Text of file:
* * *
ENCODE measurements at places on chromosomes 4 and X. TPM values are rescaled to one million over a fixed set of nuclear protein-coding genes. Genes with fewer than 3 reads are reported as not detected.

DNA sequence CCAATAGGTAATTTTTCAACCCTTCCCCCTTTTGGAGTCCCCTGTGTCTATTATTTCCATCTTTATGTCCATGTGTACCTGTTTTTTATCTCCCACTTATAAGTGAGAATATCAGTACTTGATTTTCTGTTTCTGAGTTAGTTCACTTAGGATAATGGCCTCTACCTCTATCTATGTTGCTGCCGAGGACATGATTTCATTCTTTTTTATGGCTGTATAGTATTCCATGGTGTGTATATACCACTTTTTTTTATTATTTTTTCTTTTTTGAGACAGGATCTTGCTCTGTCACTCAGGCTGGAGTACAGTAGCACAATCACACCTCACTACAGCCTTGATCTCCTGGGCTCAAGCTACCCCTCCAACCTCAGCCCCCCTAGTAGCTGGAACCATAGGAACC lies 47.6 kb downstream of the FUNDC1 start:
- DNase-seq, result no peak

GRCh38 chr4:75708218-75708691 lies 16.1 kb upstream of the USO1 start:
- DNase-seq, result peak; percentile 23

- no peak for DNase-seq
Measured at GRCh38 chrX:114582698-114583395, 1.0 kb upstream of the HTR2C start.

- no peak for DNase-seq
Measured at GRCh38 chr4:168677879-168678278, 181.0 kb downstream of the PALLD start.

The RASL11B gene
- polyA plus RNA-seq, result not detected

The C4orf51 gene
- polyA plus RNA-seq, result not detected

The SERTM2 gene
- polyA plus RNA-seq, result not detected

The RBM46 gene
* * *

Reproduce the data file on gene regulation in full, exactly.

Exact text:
ENCODE measurements at places on chromosomes 4 and X. TPM values are rescaled to one million over a fixed set of nuclear protein-coding genes. Genes with fewer than 3 reads are reported as not detected.

DNA sequence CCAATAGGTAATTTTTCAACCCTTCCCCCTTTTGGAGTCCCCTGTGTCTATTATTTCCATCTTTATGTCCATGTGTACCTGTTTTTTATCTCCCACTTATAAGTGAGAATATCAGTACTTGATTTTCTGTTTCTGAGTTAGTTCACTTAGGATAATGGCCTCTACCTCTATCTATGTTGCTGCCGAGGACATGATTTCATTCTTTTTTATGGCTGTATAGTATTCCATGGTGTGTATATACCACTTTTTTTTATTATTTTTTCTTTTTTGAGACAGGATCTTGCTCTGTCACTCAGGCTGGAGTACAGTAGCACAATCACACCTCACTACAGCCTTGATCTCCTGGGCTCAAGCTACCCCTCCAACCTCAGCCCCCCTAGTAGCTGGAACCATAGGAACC lies 47.6 kb downstream of the FUNDC1 start:
- DNase-seq, result no peak

GRCh38 chr4:75708218-75708691 lies 16.1 kb upstream of the USO1 start:
- DNase-seq, result peak; percentile 23

- no peak for DNase-seq
Measured at GRCh38 chrX:114582698-114583395, 1.0 kb upstream of the HTR2C start.

- no peak for DNase-seq
Measured at GRCh38 chr4:168677879-168678278, 181.0 kb downstream of the PALLD start.

The RASL11B gene
- polyA plus RNA-seq, result not detected

The C4orf51 gene
- polyA plus RNA-seq, result not detected

The SERTM2 gene
- polyA plus RNA-seq, result not detected

The RBM46 gene